By Peter Bibring and Jay Stanley
The ACLU of Southern California asked the Department of Justice today not to provide grant money to the Los Angeles Police Department for body cameras, because the LAPD’s policy for the cameras is so poor.
In particular, as the letter states, the policy “does not promote — and in fact undermines — the goals of transparency, accountability and creation of public trust that body cameras should serve.” The letter continues:
We believe that the policy LAPD ultimately adopted to govern body cameras suffers from such serious flaws that we oppose the use of body cameras under its terms. By withholding video from the public, requiring officers to review video before making statements in use of force and misconduct investigations, and failing to include protections against the use of body cameras as general surveillance tools, LAPD’s policy provides no transparency and threatens to taint the integrity of investigations and undermine the public trust.
The ACLU has said since the beginning that we support body cameras provided that they are deployed with good policies that will ensure they actually live up to their potential as a tool for increased police transparency and accountability.
In December 2014, in the wake of the Ferguson and Eric Garner protests, President Obama announced a plan to dedicate $75 million towards police body cameras. In May, the DOJ announced that it would tie funding for the cameras to good policies.
“Successful applicants must demonstrate a commitment and adherence to a strong BWC [body-worn camera] Policy framework,” the DOJ proclaimed, adding that “policies and practices should at a minimum increase transparency and accessibility” and “provide appropriate access to information.”
The LAPD is now applying for grant funds from the DOJ program. The problem is, as the ACLU SoCal letter puts it:
The body camera program implemented by LAPD’s policy is very different from the kind of program contemplated by the DOJ. Nationally, both the White House and the President’s Task Force on 21st Century Policing have cast body-worn cameras as tools for improving transparency, trust, and oversight…. The policy adopted by LAPD explicitly sets out a very different set of objectives which nowhere mention as goals increasing transparency and public trust.
The letter also points out that the process by which the LAPD adopted its policy was deeply flawed. While the department did hold community meetings on the cameras (including a meeting with the ACLU), the policy that resulted from this process was sprung on the public less than two business days before the meeting at which the Board of Police Commissioners voted to approve it, allowing no meaningful opportunity for community analysis, criticism, and feedback.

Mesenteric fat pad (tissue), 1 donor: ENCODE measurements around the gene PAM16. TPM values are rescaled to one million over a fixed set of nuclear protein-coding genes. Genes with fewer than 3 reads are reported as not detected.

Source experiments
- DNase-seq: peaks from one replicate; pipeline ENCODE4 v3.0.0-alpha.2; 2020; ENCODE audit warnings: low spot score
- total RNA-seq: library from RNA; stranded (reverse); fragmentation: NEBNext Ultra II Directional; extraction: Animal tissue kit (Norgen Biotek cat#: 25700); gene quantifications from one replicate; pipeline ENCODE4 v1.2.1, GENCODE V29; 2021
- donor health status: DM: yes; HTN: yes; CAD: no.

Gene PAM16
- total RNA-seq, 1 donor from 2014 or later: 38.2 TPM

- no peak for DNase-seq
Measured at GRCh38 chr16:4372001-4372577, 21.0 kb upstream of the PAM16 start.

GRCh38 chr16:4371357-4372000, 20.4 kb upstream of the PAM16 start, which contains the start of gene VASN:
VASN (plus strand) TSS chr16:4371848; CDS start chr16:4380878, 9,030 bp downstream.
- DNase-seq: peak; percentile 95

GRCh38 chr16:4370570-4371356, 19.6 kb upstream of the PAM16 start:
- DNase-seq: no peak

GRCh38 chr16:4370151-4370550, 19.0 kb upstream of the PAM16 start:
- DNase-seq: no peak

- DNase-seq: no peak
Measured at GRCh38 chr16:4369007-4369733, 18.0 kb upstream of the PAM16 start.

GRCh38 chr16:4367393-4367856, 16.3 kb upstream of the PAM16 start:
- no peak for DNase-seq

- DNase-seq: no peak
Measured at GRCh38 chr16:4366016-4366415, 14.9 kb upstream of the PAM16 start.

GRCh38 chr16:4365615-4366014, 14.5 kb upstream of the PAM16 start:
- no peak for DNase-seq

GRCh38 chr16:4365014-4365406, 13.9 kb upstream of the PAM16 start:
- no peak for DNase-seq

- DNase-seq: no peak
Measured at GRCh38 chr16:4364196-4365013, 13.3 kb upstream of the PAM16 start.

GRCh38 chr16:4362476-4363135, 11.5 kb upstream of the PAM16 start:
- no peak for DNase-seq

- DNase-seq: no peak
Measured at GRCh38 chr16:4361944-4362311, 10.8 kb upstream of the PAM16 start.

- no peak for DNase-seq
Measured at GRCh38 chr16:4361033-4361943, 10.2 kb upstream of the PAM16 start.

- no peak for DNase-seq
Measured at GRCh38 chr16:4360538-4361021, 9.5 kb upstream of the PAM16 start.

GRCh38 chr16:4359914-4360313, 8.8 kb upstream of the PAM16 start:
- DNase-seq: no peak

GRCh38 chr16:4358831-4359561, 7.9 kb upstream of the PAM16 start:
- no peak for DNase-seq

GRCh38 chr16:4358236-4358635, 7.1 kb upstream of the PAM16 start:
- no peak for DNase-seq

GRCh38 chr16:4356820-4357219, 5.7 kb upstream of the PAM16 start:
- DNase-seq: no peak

The DOJ’s first major grant to support police body cameras should not fund a program that fails to promote transparency and that allow officers to use body cameras footage in ways that undermine the integrity of investigations into police misconduct and use of force.
The DOJ has recognized the importance of good policies surrounding the deployment of police body cameras. Now it is time for them to follow through and deny DOJ funds to those departments that lack such policies. If they don’t, word will quickly spread within the police community that the program’s stated goals are just lofty rhetoric, and all that’s required to get grants is to have some kind of policy in place — any kind — and to go through some motions of community engagement, merely as bureaucratic hoops to jump through.
Spending millions on a technology because of its promise to build trust between communities and police, but not requiring departments to use them in ways that will actually build trust, would be to squander not only taxpayer money but a valuable opportunity to change the dynamic of policing in America.
Peter Bibring is director of police practices at the ACLU of Southern California Jay Stanley is senior policy analyst with the ACLU's Speech, Privacy, and Technology Project.